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April 05. 2014 11:15PM

Whitefield event honors Vietnam vets


Many current soldiers attended the event honoring Vietnam veterans, as well as several vets from the N.H. Veterans home. (Debra Thornblad)

WHITEFIELD - Saturday's event at the Whitefield Regional High School was all about Vietnam veterans and giving them the welcome home they deserved but didn't get so many years ago. The welcome was late, everyone acknowledged, but it was heartfelt, and a gym full of thankful residents came to tell them so.

"Thank you for coming,'' said Peter St. James, master of ceremonies. "We know this means a lot to you. Let me be the first to say, 'Welcome home' to our Vietnam veterans."

"We acknowledge and commemorate the military service of our men and women in Vietnam," Chaplain Col. Thomas Behling of the New Hampshire National Guard said in his invocation. "Many still fight personal battles. We ask you to intervene for each and every one."

St. James asked how many had seen that commercial during football season that showed a soldier coming home and the commentator saying, "We gave him a homecoming he'll never forget."

"For some of you, that had to have been bittersweet," he said. "But times are changing. Every soldier deserves a heroes welcome, and by God this is yours."

This was the second "Welcome Home Vietnam Veterans" event held since Senate Bill 398 was signed into law on June 13, 2012. The first one was held March 30, 2013, in Concord, but it was recognized that not everyone could get there.

"That's why we're here today,'' said Maj. Gen. William Reddel, New Hampshire adjutant general. "We believe it's our job to bring this to you."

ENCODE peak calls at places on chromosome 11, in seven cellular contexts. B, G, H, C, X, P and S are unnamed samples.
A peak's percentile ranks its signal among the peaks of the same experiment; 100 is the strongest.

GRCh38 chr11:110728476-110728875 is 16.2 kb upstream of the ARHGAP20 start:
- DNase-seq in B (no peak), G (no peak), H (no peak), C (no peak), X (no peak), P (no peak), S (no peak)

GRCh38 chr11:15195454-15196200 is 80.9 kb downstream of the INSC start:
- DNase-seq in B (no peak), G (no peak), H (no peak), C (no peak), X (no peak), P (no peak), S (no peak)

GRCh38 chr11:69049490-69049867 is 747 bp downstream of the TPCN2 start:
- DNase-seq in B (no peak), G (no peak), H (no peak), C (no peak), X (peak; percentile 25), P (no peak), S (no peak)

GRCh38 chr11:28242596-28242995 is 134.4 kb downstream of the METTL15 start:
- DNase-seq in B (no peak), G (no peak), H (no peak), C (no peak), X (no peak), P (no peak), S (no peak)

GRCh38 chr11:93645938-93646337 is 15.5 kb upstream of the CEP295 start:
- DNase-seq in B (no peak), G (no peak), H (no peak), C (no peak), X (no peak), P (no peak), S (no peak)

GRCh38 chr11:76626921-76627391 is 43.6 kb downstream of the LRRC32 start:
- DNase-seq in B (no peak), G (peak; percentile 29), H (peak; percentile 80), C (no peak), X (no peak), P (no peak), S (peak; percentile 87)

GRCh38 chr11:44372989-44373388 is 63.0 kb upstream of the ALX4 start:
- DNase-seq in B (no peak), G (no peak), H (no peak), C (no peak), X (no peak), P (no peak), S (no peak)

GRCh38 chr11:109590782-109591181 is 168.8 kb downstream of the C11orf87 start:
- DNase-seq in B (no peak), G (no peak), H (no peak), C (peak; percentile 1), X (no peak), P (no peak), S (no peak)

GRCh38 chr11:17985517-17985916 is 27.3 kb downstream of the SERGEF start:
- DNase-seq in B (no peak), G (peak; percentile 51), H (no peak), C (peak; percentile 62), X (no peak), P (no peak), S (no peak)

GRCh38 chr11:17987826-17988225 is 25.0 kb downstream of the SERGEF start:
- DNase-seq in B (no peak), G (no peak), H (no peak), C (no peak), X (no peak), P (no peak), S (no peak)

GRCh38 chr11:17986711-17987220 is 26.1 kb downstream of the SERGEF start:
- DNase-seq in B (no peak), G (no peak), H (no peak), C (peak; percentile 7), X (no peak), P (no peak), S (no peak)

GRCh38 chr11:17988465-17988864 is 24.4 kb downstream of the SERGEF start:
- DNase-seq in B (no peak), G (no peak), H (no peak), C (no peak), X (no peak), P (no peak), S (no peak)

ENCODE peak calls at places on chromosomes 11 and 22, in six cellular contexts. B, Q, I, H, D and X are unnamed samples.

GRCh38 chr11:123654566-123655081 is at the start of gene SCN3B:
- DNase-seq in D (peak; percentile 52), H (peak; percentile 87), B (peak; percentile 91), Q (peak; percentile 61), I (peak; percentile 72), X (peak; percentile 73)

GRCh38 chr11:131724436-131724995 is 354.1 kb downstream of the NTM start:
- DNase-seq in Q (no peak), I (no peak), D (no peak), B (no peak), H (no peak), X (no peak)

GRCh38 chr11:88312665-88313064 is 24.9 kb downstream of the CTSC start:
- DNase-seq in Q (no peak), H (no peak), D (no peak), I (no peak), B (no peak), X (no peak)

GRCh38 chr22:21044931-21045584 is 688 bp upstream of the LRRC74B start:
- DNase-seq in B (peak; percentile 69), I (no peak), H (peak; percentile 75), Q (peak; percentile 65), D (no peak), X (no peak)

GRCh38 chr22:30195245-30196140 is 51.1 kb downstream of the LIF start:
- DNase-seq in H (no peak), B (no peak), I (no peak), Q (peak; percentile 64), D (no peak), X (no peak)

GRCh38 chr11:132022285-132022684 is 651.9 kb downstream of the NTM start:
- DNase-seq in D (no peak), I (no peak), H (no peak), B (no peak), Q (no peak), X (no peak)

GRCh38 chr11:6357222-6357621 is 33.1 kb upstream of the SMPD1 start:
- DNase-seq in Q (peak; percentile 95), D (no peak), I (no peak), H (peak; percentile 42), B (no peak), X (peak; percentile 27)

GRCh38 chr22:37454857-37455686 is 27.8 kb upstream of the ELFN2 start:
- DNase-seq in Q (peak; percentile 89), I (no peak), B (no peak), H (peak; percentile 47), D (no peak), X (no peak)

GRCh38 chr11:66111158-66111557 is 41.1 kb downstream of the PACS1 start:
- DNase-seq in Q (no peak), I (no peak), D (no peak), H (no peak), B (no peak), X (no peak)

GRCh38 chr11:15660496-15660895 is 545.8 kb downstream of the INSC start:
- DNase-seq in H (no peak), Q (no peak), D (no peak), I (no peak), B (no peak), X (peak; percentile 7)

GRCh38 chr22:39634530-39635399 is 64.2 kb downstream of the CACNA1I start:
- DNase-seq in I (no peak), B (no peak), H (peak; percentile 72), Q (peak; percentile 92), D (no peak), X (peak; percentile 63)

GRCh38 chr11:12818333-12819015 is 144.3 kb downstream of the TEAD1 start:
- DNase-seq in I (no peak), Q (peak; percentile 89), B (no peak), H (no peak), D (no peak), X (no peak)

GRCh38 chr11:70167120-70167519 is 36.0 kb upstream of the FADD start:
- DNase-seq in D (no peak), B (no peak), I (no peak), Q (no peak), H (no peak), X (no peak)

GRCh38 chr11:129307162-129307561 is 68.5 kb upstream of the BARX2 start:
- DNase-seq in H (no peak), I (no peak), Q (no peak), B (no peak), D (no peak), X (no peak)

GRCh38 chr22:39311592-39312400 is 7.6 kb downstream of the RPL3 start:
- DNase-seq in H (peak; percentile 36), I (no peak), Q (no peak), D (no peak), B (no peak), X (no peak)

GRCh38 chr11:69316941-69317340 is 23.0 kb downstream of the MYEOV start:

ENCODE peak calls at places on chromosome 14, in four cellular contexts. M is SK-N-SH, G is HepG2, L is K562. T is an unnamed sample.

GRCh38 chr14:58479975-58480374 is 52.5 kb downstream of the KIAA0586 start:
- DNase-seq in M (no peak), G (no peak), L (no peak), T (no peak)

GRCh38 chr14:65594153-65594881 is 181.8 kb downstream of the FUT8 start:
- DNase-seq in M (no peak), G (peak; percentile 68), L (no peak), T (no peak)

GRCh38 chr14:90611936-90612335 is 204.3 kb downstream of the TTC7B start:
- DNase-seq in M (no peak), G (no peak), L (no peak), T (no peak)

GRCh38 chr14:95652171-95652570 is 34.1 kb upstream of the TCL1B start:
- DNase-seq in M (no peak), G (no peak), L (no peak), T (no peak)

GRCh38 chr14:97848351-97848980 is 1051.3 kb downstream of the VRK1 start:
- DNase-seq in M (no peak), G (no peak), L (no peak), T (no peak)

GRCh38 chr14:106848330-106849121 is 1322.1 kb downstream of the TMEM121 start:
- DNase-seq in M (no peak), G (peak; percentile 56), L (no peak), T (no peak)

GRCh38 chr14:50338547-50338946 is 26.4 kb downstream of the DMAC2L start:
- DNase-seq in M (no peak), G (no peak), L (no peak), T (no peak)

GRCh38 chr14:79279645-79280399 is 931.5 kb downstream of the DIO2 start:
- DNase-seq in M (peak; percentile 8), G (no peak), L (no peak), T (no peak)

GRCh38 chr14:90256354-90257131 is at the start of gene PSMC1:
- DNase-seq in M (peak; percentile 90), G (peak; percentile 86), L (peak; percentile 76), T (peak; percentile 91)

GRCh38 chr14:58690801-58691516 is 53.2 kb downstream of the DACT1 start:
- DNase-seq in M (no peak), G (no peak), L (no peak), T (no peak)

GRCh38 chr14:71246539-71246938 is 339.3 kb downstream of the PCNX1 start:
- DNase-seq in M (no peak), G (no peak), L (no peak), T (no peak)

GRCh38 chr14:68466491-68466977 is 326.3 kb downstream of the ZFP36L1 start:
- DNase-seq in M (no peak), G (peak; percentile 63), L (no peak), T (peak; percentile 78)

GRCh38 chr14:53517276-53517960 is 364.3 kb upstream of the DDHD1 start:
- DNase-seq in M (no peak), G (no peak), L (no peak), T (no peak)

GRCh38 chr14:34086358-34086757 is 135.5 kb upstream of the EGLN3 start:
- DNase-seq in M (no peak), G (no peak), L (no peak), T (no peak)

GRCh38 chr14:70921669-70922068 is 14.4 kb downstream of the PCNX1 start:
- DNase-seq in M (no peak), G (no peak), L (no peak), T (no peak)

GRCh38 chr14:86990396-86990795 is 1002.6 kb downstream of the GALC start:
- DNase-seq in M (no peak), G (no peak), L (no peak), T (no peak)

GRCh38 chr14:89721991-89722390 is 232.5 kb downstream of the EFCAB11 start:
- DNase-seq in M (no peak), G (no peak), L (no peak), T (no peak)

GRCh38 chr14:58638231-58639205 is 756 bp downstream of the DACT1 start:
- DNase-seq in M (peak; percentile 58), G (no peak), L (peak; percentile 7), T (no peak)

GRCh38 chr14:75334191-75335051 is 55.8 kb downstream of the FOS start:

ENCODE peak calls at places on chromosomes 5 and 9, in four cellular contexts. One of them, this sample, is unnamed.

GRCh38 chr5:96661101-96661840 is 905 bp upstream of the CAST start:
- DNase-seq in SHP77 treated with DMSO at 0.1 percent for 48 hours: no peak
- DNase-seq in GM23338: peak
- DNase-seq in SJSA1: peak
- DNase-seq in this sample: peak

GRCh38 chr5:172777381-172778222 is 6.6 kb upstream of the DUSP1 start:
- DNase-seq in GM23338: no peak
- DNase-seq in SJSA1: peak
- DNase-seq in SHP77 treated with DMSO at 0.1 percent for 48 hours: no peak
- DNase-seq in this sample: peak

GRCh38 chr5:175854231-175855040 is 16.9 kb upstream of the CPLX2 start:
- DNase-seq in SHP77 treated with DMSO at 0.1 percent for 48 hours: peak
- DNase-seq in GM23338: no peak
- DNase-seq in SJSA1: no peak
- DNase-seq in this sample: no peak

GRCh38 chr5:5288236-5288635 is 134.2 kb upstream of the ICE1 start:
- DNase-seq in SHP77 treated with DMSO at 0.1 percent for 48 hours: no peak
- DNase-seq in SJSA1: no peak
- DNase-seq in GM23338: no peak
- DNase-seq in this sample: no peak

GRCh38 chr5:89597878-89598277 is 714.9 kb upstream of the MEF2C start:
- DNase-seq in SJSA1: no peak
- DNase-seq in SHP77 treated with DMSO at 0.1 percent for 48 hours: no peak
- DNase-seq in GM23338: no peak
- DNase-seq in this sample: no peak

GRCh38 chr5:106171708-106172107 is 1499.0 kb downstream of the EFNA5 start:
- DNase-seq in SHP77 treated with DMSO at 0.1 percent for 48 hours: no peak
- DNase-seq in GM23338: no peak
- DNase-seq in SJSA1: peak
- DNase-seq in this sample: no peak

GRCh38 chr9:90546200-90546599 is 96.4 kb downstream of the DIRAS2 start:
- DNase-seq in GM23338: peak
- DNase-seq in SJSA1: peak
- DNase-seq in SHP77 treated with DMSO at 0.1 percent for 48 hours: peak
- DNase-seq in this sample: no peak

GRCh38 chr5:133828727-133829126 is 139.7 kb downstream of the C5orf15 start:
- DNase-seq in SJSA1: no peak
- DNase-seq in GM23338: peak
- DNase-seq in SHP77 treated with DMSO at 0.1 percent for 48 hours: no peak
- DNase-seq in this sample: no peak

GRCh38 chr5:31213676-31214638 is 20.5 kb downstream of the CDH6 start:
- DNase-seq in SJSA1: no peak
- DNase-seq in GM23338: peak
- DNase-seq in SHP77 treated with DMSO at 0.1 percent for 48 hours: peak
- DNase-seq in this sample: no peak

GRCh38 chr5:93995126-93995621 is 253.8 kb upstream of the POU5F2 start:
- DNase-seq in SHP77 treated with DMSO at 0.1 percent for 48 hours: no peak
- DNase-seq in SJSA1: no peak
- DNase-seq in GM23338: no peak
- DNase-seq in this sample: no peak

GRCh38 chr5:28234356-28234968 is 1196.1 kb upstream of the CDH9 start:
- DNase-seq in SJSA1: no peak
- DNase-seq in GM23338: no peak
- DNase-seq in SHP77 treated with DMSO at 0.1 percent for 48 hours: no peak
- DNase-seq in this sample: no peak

A video was shown during the event of a younger soldier getting the recognition he deserves while a Vietnam soldier sits unnoticed, at first, at a lunch counter. A young boy, after getting his picture taken with the younger soldier, asks the older man whether he's a hero, too.

"I served the best I could," the older one says.

Reddel said that's what the Vietnam War became, a stigmatized war.

"Fortunately, the nation as a whole has gotten to a better place," he said.

He said the military believes it should never leave a fallen soldier behind, but "fallen'' doesn't necessarily mean "physically injured.''

Thirty-five percent of today's veterans served in Vietnam.



"To all Vietnam veterans who are receiving this long overdue welcome: Thank you," Gov. Maggie Hassan said.

Looking over the crowd, she said, "We are an all-hands-on-deck state, and you proved it again today.

"Decades ago, when you were asked to serve, you did. When you were asked to leave everyone you loved, you did. When you were asked to leave your job, you did, and when you were asked to risk your life, you did," Hassan said. "And when you came home, the people you protected weren't grateful.

"It's my humble honor today that we not only say welcome home, but thank God you are home. Thank God we can call you ours. We are all safer because of you," she said.

Sen. Jeanne Shaheen noted everyone has a tendency to look at the past with nostalgia.

"I remember how poorly we treated you," she said. "Soldiers don't choose what wars they serve, they just faithfully and honorably do their duty.

"Today, we want to make sure you know we recognize your service and are grateful," she said.

"It was shameful that we did not recognize your service then," Sen. Kelly Ayotte said. "So many of you have gone out and made a difference for veterans who have come after you, for the next generation. It's because of this that we now recognize our veterans the way we should. You've shown us what it means to serve, what patriotism and honor is."





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